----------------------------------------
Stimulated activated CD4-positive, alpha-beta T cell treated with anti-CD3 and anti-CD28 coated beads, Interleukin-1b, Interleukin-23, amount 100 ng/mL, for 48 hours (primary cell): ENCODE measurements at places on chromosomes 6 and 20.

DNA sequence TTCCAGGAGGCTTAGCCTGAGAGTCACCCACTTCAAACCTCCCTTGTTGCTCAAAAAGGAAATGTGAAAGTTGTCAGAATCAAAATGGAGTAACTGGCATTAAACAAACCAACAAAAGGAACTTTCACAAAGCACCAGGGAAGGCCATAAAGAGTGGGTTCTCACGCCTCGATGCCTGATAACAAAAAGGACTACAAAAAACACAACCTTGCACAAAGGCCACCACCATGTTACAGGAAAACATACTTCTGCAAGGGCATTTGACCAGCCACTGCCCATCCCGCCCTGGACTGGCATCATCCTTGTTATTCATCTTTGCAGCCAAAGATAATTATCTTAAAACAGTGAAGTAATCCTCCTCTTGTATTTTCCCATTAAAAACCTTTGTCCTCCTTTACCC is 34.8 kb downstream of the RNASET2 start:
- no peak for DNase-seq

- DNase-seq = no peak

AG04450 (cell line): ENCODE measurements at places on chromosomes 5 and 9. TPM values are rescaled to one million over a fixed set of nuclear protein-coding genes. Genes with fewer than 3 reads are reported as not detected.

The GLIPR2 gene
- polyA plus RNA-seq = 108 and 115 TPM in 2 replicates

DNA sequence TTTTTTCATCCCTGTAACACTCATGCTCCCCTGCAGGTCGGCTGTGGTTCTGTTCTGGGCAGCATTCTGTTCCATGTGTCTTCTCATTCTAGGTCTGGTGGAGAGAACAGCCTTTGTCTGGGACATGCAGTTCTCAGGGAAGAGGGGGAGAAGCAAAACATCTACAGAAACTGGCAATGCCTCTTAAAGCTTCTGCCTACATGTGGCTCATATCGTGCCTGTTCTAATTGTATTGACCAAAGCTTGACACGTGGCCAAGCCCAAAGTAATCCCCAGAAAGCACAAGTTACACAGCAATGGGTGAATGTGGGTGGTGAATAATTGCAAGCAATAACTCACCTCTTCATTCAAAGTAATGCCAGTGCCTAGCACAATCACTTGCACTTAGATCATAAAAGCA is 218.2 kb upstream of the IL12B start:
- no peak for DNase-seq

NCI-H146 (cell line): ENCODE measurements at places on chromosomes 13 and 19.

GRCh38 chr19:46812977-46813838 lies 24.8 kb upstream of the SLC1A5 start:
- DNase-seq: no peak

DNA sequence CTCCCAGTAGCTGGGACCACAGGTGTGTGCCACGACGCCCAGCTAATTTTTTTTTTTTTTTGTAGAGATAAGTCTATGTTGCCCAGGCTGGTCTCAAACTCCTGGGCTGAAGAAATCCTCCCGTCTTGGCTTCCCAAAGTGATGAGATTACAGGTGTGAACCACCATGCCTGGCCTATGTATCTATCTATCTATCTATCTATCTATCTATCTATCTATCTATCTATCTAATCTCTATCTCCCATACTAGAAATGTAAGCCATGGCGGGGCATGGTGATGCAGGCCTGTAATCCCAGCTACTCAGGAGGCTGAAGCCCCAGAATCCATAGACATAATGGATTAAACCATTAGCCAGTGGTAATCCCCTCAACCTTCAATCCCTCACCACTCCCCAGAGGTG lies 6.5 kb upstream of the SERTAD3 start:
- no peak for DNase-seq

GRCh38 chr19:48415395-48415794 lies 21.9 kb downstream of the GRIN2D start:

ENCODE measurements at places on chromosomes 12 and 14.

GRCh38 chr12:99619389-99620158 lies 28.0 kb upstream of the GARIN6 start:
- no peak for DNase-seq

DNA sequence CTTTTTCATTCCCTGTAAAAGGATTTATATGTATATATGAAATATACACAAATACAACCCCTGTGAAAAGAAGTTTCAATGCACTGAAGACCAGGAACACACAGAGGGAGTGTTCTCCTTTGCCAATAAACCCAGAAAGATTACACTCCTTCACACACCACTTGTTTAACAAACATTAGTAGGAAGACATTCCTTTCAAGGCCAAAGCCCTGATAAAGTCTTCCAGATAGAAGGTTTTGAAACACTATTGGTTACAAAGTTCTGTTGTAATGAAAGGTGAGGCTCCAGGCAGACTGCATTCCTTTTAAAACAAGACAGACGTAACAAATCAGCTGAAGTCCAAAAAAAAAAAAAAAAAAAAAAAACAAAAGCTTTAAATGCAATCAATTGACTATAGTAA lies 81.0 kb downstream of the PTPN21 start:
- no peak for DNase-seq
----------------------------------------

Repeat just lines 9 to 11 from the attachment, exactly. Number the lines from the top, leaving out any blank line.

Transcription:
- no peak for DNase-seq

NCI-H146 (cell line): ENCODE measurements at places on chromosomes 13 and 19.

GRCh38 chr19:46812977-46813838 lies 24.8 kb upstream of the SLC1A5 start: